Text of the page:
Blown away: Every state reports wind damage for 2nd month in a row

Overall, there were just under 2,000 total severe weather reports (tornadoes, wind, hail, and heavy rain/flooding) in August -- 78% of an average August that typically sees a little more than 2,500 reports.

NEW YORK – August is in the books, and it'll be remembered in 2022 for a plethora of damaging wind events and over 1,000 reports of flash flooding while coming out on the light side for tornado and large hail reports.

Overall, there were just under 2,000 total severe weather reports (tornadoes, wind, hail, and heavy rain/flooding) in August -- 78% of an average August that typically sees just over 2,500 reports.

Only six days in the month saw above average severe weather activity -- and five of those dates came by Aug. 10. Yet the busiest day was Aug. 29, when a widespread wind event made up 94% of the nation's 261 severe weather reports.

August takes a general break from tornadoes

August is generally not seen as a big month for tornadoes outside of those produced by land-falling tropical systems, according to FOX Weather's senior data specialist Shane Brown.

But August went the entire month without any named tropical activity in the Atlantic. 

"With a lack of those this August, the tornado tally reflects the deficit by producing just 35 reports for the entire month," Brown said. "That's only about 40% of the typical activity we would expect to see in August."

Tornado reports were made in 16 states, with North Dakota and Minnesota tying for top spots at five a piece. Nevada made a rare appearance on the tally list this month with just their 18th August tornado since 1950 -- an EF-0 near the town of Spring Creek.

The strongest tornadoes in August were a pair of EF-2 tornadoes -- one in Dallas Pike, West Virginia and the other in Ruso, North Dakota; both causing minor damage.

Throughout the year, we've collected 1,055 reports of tornadoes. Mississippi, Texas, and Alabama remain the top three states with 114, 108, and 80 reports, respectively.

Those 1,055 reports are below the long-term average of 1,116.

Chicago was not the only Windy City in August

No matter what state you live in, a damaging wind gust found its way there – including Illinois' Chicago.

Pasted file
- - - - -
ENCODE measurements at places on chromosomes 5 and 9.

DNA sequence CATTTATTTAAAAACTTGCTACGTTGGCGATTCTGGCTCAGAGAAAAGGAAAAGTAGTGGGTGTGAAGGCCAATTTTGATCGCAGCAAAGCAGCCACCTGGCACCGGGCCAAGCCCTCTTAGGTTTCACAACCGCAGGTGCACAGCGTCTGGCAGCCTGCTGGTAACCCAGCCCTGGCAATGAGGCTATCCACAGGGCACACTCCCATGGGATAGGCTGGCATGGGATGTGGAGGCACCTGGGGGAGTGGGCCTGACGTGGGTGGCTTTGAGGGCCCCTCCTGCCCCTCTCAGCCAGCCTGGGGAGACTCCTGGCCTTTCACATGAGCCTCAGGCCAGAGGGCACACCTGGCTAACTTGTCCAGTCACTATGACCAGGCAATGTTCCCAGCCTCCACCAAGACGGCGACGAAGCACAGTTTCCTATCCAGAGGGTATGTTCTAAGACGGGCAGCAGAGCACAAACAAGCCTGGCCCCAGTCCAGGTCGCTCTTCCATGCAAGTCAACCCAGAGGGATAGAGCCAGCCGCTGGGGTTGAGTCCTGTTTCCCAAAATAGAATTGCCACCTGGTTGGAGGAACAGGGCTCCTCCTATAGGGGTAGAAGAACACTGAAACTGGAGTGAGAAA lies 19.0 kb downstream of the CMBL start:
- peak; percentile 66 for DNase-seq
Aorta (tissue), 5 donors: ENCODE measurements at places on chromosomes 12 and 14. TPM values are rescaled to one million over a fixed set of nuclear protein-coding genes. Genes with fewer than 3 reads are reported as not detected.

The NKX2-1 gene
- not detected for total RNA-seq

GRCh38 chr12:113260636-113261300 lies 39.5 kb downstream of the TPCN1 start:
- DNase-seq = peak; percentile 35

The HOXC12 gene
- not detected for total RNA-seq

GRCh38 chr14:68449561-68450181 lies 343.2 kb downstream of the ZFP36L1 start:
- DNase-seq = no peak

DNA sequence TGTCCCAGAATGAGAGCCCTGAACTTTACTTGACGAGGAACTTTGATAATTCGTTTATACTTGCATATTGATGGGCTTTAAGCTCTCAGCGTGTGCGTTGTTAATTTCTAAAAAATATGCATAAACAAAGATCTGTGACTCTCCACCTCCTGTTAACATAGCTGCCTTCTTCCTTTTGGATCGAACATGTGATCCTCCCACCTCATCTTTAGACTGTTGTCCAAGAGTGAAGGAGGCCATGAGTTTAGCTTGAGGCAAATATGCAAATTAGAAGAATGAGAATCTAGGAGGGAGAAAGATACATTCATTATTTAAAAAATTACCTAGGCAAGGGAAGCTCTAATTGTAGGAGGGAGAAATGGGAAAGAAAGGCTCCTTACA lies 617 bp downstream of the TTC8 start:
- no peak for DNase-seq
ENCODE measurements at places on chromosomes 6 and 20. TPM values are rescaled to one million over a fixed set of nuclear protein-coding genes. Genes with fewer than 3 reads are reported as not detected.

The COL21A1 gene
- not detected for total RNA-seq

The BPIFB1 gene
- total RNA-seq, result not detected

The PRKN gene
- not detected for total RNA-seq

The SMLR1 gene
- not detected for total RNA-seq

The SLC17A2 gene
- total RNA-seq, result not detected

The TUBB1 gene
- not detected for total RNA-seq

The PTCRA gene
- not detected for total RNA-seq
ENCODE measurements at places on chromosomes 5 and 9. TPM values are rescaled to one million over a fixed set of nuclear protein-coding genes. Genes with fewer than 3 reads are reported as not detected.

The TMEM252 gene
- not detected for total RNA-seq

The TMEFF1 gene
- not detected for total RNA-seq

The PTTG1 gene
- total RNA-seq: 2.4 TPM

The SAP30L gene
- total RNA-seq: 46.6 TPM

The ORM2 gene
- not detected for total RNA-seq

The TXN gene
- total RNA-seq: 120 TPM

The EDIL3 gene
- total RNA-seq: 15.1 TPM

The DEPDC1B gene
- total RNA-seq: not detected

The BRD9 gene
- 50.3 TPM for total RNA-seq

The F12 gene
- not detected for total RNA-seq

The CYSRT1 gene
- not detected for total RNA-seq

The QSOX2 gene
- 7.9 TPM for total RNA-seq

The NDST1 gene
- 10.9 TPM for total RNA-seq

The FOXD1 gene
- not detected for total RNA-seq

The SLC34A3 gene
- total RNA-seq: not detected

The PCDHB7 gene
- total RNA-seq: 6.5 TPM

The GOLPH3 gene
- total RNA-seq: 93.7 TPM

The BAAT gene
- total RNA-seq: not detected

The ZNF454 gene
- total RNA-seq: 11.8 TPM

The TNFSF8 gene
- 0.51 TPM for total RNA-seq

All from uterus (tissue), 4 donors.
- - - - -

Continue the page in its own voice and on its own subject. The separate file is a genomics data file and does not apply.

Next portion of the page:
"At least one report of wind damage was made in every state this August making it the second month in a row to accomplish that feat," Brown said.

Almost 1,700 reports were made this past month, which is above the long-term monthly average of 1,380.

Michigan saw the lion's share of reports with 107 when storms late in the month caused widespread wind damage and knocked out power to more than 600,000.

Virginia was a close second with 103 reports, while 13 states saw at least 50 reports of wind damage: New York, Maryland, Virginia, North Carolina, South Carolina, Ohio, Michigan, Indiana, Illinois, Missouri, South Dakota, Texas, and Arizona.

The top wind report for the month was an 87-mph gust recorded by the La Junta Municipal Airport weather station near Cheraw, Colorado on Aug. 6.

"We now sit at close to 14,000 damaging wind reports this year, which crushes the long-term average just shy of 10,000," Brown said. "Virginia, North Carolina, and Ohio are the top three states with 855, 709, and 561 reports, respectively."

Hail reports remain below average

August was yet another quiet month for hail, garnering just 254 reports of large hail (1 inch or larger), which is less than half of the long-term average of 550.

"Minnesota saw the lion's share of hail reports this past month with 26," Brown said, adding Minnesota was one of 36 states to see hail in August.


The largest stone this month was a baseball-sized, 3-inch stone that was spotted by a TV meteorologist in West Des Moines, Iowa.

"Through the year, we've collected just over 4,000 reports of hail across the U.S.," Brown said. "This is over 1,000 reports shy of the long-term average."

Texas, Nebraska, and Minnesota are the top three hail kings with 414, 391, and 377 reports, respectively.

Devastating month again for flash flooding

While it was a slow start to the year for flash flooding, the summer has caught up with multiple devastating events, including six rainfall events deemed 1-in-1,000-year probabilities. Four of those came in August with massive flooding in Dallas-Fort Worth, Death Valley, California; southeastern Illinois and the Jackson, Mississippi area.

"Every single day of the month was outlooked for the potential for flash flooding," Brown said.


As a whole, the nation saw more than 1,200 reports of flash flooding in August, making it the most prolific month all year, besting July's reports by about 300.

"That is more reports than January through June combined (888)," Brown said.

With a strong monsoon season underway, the bulk of reports came out of Arizona with 274. Arizona saw reports of flash flooding on all but six days in August.

Mississippi followed behind with 135 reports of its own as torrential rain fell short order on Aug. 24 throughout Jackson, Meridian and Hattiesburg.


That date would notch the single highest flash flood report total of the entire year in the U.S. with 160.

On the year, the nation has tallied 3,240 reports of flash flooding, which is above the long-term average of nearly 3,000.

Arizona leads the U.S. with 522 reports this year. Kentucky and West Virginia make up the rest of the top three with 210 and 194 reports, respectively.